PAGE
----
To be eligible to become an office holder of the Executive Council, a member must be a citizen of the country, in full possession of his/her civil rights, less than 70 years of age on the election date, not convicted or possessed have had a negative opinion from the Ethics Committee, and have not had charges filed by a court in India.
Under the terms of office guidelines set out in clause 14, no office holder may serve for more than three terms. No member may hold one or more office holders for more than two consecutive terms.
An office holder must undergo a four-year cooling off period after two consecutive terms, after which he/she will be eligible for another term in office. Two terms are considered consecutive when the distance between them is less than the cooling period.
Current Secretary General Rajeev Mehta, who has served two terms in office, is said to be unhappy with some of the provisions of the draft constitution.
“He (Mehta) is not happy with some of the provisions of the draft constitution, including the term of office rule. He believes he has done a good job but may need to go through a cooling off period to challenge again,” an official close to Mehta said. .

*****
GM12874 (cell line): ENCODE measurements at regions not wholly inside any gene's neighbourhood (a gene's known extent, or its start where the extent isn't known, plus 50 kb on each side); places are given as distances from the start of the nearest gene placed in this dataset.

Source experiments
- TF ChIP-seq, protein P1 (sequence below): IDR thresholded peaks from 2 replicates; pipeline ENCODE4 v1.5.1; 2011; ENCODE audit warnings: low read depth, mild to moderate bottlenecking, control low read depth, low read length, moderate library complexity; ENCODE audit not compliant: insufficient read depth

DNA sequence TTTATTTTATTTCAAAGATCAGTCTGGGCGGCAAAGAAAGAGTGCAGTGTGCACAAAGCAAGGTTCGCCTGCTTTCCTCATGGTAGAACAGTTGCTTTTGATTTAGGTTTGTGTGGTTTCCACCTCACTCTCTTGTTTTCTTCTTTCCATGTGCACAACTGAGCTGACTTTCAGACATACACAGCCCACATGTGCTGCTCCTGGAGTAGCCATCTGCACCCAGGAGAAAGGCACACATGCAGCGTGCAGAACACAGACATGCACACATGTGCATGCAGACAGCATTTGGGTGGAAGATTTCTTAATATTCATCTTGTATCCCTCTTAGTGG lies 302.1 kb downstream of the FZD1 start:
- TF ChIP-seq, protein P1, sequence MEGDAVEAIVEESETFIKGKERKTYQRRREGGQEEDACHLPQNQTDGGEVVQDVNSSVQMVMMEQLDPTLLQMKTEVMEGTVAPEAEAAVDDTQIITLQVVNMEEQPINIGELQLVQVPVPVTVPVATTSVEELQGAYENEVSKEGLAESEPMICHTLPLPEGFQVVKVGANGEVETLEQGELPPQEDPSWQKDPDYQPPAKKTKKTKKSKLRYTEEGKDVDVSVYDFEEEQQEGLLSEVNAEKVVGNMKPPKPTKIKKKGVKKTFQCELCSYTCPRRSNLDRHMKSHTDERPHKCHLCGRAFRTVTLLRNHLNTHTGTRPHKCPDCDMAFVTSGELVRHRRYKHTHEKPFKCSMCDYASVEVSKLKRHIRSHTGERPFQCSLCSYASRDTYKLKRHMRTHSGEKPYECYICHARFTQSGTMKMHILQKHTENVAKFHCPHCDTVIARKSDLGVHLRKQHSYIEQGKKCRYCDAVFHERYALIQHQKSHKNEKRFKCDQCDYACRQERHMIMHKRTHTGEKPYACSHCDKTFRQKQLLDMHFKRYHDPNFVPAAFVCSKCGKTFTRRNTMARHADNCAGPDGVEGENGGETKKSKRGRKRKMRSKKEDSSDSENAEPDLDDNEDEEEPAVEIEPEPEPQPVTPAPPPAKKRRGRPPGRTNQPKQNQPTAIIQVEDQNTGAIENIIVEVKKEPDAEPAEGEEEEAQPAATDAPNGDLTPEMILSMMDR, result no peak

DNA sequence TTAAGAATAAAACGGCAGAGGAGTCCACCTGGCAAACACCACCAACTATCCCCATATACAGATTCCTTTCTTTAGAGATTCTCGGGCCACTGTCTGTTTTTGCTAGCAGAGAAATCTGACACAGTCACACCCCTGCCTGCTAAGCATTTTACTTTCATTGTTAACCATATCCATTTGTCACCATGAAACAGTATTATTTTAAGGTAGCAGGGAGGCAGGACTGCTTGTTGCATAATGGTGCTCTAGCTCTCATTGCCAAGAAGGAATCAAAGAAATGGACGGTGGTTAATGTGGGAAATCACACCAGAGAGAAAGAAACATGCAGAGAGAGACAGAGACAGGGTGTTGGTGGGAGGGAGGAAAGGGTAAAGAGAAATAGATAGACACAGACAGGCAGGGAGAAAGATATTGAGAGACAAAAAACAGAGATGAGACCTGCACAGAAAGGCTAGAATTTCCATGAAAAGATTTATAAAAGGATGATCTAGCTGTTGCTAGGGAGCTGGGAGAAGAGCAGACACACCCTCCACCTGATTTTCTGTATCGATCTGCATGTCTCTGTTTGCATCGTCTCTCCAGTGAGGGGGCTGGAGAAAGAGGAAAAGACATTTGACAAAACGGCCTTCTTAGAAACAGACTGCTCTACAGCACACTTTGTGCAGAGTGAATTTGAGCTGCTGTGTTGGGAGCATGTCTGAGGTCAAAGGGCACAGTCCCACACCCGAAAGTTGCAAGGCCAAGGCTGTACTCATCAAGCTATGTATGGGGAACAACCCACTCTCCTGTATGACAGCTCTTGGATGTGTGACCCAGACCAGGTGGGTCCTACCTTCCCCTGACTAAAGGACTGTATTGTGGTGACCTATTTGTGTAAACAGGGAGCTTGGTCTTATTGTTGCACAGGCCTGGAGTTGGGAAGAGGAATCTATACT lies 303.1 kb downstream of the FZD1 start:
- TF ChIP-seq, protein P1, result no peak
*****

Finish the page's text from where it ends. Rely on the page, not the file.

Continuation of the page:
“There is also some doubt as to whether he is eligible for a position.”
Members who have already served three terms (consecutive or not) in office of office holder are not eligible for office.
The age limit for each office holder is 70 years on the election date.
The draft constitution undeniably gave precedence to the Olympic Charter over the country’s statutes.
It said the Olympic Charter will take precedence over the provisions of the Societies Registration Act of 1860, under which it was established, as applicable in NCT of Delhi.
It also said that “no provisions of the National Sporting Code will apply to the IOA if they conflict with the Olympic Charter and this newly adopted constitution”.
“In all matters relating to the interpretation and application of the Constitution, as well as in matters not specifically provided for herein, the decision of the General Assembly shall be final and binding on all concerned, to the extent that such decision does not conflict with with the Olympic Charter,” it said.
The IOA elections were scheduled to take place in December last year but could not be held due to a pending case in the Delhi High Court, where a petition was filed to amend the constitution before elections were held to bring it into line with the National Sports Code.
The IOC, which had threatened to ban India if the IOA elections are not held in December, had previously agreed “in principle” to most of the points raised by the Delhi Supreme Court in its August decision, saying they were compatible with the Olympic Charter and the basic principles of good governance, except for two important points.
Rao had consulted extensively with various stakeholders including lawyer Rahul Mehra, the original petitioner of the Delhi Supreme Court, officials from the IOA, Ministry of Sports, Sports Authority of India, NIS Patiala and many NSFs.